Why is it important to list the patron in the captions?

Most of the works of art created in the past were made at the command or request of a patron: a person or group who commissioned the work and subsequently paid for it. This system is so different from current practices, in which artists create what they want to and then hope to find a buyer (the one important exception is architecture), that it seemed important to stress the roles of patrons not only as the persons who provided the money, but also the persons who needed the work and who probably gave specific information, requirements, and restrictions to the artists.

Why are some words in the text printed in boldface?

These boldfaced terms emphasize some of the new and perhaps unfamiliar terms that are helpful in understanding works of art; boldfaced terms are defined in the glossary on pp. 598-605, where each term is defined and where reference will be made to a specific work of art that illustrates or demonstrates the term.

Why are some passages in the text printed in blue?

These highlighted passages are either historical documents that are roughly contemporary with the creation of the work or quotations from artists themselves. We would emphasize that the words of those who lived when these works were created have particular authority and offer important insights for us today. This is contextualism at its best, because it allows us to read what was being said about the work at the time of its creation.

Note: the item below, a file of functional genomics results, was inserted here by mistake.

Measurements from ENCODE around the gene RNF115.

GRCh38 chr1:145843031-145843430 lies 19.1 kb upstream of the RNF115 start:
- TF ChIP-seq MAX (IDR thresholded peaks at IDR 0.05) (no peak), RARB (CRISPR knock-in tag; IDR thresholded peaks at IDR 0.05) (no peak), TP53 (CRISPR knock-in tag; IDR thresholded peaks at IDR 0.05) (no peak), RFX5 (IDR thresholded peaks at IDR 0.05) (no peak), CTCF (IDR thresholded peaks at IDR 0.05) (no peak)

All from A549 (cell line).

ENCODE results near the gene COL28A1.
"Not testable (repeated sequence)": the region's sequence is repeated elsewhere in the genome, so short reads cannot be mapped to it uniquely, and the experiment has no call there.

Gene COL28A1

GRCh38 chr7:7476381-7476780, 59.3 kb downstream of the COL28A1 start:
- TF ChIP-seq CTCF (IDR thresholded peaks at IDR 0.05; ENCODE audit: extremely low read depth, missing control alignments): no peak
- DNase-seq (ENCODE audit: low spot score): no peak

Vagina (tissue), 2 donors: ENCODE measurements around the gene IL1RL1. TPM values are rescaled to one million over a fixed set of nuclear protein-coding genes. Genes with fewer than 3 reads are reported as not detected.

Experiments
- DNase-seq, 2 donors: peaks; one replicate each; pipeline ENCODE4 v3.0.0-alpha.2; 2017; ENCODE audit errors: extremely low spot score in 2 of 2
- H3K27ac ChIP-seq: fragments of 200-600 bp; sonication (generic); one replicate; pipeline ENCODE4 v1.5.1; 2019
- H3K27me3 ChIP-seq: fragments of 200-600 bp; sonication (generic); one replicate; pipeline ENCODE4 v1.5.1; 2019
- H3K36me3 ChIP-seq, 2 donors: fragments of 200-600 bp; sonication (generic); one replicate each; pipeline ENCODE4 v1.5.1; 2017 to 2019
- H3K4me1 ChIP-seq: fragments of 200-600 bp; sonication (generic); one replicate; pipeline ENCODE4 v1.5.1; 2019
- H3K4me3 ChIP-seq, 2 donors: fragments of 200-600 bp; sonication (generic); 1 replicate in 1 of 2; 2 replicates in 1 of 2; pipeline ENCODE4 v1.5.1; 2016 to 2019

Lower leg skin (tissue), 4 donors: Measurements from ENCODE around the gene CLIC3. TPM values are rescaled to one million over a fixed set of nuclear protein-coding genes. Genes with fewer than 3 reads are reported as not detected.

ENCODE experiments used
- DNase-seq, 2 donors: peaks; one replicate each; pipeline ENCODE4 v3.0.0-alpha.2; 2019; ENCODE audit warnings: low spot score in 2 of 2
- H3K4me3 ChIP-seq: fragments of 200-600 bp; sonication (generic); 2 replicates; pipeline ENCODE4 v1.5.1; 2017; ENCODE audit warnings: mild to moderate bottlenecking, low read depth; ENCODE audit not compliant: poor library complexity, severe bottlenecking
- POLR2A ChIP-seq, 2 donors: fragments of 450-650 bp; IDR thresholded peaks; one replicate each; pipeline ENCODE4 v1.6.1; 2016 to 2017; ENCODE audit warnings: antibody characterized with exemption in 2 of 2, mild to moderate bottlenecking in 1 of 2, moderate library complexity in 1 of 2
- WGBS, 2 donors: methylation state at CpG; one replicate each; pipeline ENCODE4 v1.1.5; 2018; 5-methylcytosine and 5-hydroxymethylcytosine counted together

Themes

A new feature of this fourth edition is a series of nine double-page spreads devoted to art historical themes such as The Nude/The Body, Representing Nature, and The Artist as a Revolutionary. Each of these thematic discussions presents a group of works that can be more fully understood when seen in the context of other works representing the same theme. These spreads demonstrate some of the common themes that can be deduced when we look at artistic developments over history and around the globe. As a group, the works demonstrate how a comparison and contrast between works from different periods can illuminate how art has changed over time.